There truly is a type of yoga for every type of person. The beauty of yoga is that it has evolved to meet the needs of so many different types of people. I am a certified yoga instructor in traditional vinyasa flow, but I’m not about to get on my pedestal and tell you there is one type of “true yoga” and everything else is a waste of your time. That is simply not the case!
The most important thing to do is to find a yoga practice that aligns with your values, your goals, and your personality. Thankfully today you can find everything from an upbeat, music-focused power flow class to yoga with weights. Many people will prefer to stick to their traditional Iyengar or Ashtanga classes, while others will be obsessed with hot yoga. Is your goal weight loss or is your goal to destress? Your goals will determine which class is the best for you. Ultimately the yoga you enjoy most is going to be the yoga that is better for you.
However, if it’s between hot yoga and regular yoga—which is better for you? There is an answer, and I break it down here.
What is hot yoga?
Hot yoga comes from Bikram yoga, which is also referred to as the Hot 26. The class is broken down into a series of 26 poses for 60-90 minutes. The room is generally heated to 105 degrees. The purpose behind heating the room is to warm the body to help you move deeper into each pose. You will of course sweat, a lot. Many students find the heated room and the sweating rejuvenating and detoxifying, while others may experience heat exhaustion and mental fog. The benefit of doing the same class every single time is that you can master each pose, but be careful not to get sloppy and move too fast with the poses since you know what to expect.
What is vinyasa flow?
Vinyasa flow is inspired by Iyengar and Ashtanga yoga, but has added flow. Iyengar yoga consists of jumping from pose to pose and spending time perfecting each pose, while vinyasa flow creates a sequence to get you from one pose to the next. Classes will be different every time, and sometimes they will build up to a peak pose. For example, if you are moving toward crow pose (bakasana) then you need to open the hips and work on the actions of coiling the knees to the shoulders. A vinyasa class would incorporate these movements and eventually bring you to crow pose, which you’ll be more likely to do with the hour of preparation.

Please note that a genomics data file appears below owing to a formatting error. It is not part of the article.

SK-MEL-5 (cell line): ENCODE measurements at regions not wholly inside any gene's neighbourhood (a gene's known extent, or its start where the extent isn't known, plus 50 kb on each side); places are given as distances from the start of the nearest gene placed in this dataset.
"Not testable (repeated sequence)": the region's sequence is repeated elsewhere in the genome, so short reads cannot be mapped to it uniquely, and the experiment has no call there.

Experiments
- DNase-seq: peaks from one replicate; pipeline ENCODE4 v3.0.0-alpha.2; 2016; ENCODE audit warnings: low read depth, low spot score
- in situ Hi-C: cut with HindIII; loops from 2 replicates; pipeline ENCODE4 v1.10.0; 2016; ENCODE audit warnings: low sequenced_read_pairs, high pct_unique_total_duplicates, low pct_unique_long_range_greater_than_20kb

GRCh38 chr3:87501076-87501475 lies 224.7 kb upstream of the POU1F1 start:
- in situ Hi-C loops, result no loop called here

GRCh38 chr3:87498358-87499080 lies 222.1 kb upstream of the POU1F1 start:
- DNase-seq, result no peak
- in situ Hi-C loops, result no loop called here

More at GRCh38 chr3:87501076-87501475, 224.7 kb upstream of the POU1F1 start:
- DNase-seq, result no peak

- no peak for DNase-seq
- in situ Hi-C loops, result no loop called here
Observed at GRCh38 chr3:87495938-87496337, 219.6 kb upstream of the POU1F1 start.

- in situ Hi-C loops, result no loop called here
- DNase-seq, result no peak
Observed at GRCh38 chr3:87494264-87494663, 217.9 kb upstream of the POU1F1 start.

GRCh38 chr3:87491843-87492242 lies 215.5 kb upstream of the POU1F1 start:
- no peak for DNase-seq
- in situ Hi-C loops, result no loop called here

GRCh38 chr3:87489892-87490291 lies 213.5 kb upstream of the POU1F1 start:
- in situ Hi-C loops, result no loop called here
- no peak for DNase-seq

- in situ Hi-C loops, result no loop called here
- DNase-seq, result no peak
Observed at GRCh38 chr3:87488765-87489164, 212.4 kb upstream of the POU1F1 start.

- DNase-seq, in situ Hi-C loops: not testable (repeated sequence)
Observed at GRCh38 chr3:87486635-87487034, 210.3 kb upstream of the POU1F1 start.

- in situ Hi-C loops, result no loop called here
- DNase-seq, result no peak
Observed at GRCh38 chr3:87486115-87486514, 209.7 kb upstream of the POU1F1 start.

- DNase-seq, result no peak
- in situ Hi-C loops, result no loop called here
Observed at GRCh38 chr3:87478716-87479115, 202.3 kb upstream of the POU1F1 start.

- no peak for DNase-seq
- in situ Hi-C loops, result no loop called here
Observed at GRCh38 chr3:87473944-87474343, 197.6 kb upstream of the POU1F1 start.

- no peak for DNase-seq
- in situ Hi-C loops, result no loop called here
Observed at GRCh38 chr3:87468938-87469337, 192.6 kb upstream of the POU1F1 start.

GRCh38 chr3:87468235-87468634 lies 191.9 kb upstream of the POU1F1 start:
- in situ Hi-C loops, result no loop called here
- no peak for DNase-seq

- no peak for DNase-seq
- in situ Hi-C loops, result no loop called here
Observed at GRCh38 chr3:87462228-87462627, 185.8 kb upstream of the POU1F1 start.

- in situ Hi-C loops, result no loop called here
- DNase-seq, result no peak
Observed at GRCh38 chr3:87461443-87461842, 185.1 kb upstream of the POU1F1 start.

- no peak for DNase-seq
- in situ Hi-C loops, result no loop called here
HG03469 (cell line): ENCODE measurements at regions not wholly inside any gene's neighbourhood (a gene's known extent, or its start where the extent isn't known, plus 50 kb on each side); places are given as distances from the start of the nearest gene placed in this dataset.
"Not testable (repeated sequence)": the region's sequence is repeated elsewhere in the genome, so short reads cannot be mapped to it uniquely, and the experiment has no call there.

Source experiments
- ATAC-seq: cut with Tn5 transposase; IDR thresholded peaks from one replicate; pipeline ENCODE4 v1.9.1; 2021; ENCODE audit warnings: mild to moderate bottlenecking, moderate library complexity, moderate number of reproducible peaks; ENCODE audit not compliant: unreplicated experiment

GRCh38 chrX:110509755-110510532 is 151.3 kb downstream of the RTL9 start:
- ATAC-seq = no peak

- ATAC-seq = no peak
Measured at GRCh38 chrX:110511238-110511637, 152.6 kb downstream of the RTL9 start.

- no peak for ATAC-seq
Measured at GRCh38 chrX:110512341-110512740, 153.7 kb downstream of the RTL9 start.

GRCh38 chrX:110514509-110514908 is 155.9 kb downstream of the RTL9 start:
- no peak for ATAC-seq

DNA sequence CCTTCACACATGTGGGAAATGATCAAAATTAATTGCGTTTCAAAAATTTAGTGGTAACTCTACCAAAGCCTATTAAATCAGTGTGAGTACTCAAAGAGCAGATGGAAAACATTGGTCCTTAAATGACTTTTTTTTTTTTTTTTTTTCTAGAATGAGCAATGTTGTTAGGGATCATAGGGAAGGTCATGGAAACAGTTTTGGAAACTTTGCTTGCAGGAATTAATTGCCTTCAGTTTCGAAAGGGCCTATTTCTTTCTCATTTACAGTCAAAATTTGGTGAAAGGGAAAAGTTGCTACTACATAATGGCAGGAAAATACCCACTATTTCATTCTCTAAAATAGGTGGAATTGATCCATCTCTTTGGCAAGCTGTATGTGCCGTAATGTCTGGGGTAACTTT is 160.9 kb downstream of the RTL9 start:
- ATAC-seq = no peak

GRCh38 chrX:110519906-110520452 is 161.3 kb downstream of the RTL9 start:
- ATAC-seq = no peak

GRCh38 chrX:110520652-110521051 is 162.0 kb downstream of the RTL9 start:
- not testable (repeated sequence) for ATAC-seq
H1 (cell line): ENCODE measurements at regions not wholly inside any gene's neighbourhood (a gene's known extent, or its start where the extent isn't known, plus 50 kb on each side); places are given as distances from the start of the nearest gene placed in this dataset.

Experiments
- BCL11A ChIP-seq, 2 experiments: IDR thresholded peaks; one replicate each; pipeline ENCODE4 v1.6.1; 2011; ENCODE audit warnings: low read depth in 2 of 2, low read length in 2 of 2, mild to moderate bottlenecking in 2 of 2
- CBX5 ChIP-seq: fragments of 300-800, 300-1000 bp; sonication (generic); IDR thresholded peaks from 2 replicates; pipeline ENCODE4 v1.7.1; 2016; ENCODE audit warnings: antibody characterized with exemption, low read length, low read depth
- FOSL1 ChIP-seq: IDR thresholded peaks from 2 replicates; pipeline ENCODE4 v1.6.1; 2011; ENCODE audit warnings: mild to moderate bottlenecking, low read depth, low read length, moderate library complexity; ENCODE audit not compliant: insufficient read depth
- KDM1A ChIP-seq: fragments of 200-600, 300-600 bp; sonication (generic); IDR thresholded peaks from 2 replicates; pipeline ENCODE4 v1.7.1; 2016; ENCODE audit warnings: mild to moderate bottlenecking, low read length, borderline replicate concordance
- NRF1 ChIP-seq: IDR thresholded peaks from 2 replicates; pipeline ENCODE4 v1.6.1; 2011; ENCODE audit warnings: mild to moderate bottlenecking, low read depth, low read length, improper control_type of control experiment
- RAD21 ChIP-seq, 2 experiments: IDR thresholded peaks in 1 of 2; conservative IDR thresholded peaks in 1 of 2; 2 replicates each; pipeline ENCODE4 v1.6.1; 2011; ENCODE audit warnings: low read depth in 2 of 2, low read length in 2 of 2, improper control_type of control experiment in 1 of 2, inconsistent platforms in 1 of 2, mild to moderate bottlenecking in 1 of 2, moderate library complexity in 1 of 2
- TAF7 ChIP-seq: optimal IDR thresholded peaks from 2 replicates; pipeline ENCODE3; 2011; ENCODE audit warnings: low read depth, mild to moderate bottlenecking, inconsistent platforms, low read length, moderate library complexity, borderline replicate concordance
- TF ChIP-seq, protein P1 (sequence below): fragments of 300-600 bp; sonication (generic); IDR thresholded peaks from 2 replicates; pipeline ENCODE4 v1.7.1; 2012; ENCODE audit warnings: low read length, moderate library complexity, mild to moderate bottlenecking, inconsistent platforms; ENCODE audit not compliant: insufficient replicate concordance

Vinyasa flow warms the body through sun salutations and moves through waves of postures, usually ending class with an inversion and/or backbend before moving into savasana. The benefit of having different poses in every class ensures that you learn a variety of yoga poses, open all parts of your body, and strengthen every muscle in your body. You will never get bored, and you will become a very well-developed yogi.
Which is better for you?
When comparing the two, vinyasa flow is going to be better for you. You want to warm the body from within, not externally. When you warm the body naturally, you can move into each pose safe and to your own ability. When you warm the body externally in a hot room, you’ll be more susceptible to muscle and ligament tears. You will be more likely to over-stretch the body. You may go to a hot yoga class and think you can do all of the poses, and then go to a vinyasa class and realize you actually cannot do everything you thought you could. In order to truly change the body, you must heat from within.
Another reason I believe vinyasa flow is better than hot yoga is because hot yoga was originally designed to mimic the climate of India, hence the hot temperatures. What many people don’t know is that in India, yoga studios are often outdoors so that the air can circulate. When we do hot yoga classes indoors, we’re not allowing air circulation and it becomes far from what it would actually feel like to do yoga in India.
When to choose hot yoga
There are 3 reasons to choose hot yoga over vinyasa flow. If you have moved somewhere new, especially if you moved to the South, then you are likely to experience bad allergies. Hot yoga has been shown to improve and/or heal allergies in this kind of scenario. Another reason to choose hot yoga is if you are the Ayurvedic type Vata. Vata types balance out in warmer environments. They are more likely to get cold, and hot yoga tends to suit them better than other types. If you don’t know your type, take a simple Ayurveda quiz. Lastly, if hot yoga is simply your jam, then do it! You know your body better than anyone else, and you know what feels best for you. Don’t let anyone else tell you what kind of yoga to do—you do you!
Kate Wilke is a 200-RYT yoga instructor, meditation teacher, and Integrative Nutrition Health Coach. She teaches and works with clients in Nashville, TN. She believes in self-care in the form of colorful, healthy cooking, daily walks with her dog, and a glass of red wine. Follow her on Instagram — @meditatekate